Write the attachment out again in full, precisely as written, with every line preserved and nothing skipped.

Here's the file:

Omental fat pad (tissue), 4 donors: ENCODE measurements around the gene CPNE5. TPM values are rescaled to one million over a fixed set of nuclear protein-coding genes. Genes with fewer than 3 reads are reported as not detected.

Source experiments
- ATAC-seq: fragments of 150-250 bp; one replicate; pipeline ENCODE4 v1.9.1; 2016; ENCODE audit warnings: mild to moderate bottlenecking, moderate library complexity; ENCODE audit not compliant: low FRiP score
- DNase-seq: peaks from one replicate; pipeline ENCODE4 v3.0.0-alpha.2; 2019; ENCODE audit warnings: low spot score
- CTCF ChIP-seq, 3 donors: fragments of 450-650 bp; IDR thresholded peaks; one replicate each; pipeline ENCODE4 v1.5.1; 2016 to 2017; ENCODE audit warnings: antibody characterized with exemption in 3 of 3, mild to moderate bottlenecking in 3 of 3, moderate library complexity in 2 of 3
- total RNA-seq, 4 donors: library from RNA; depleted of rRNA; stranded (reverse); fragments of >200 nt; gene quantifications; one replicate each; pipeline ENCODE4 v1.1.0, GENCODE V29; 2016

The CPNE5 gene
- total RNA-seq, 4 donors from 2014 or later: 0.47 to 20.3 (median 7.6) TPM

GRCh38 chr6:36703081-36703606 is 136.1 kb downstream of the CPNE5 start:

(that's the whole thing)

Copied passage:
Omental fat pad (tissue), 4 donors: ENCODE measurements around the gene CPNE5. TPM values are rescaled to one million over a fixed set of nuclear protein-coding genes. Genes with fewer than 3 reads are reported as not detected.

Source experiments
- ATAC-seq: fragments of 150-250 bp; one replicate; pipeline ENCODE4 v1.9.1; 2016; ENCODE audit warnings: mild to moderate bottlenecking, moderate library complexity; ENCODE audit not compliant: low FRiP score
- DNase-seq: peaks from one replicate; pipeline ENCODE4 v3.0.0-alpha.2; 2019; ENCODE audit warnings: low spot score
- CTCF ChIP-seq, 3 donors: fragments of 450-650 bp; IDR thresholded peaks; one replicate each; pipeline ENCODE4 v1.5.1; 2016 to 2017; ENCODE audit warnings: antibody characterized with exemption in 3 of 3, mild to moderate bottlenecking in 3 of 3, moderate library complexity in 2 of 3
- total RNA-seq, 4 donors: library from RNA; depleted of rRNA; stranded (reverse); fragments of >200 nt; gene quantifications; one replicate each; pipeline ENCODE4 v1.1.0, GENCODE V29; 2016

The CPNE5 gene
- total RNA-seq, 4 donors from 2014 or later: 0.47 to 20.3 (median 7.6) TPM

GRCh38 chr6:36703081-36703606 is 136.1 kb downstream of the CPNE5 start: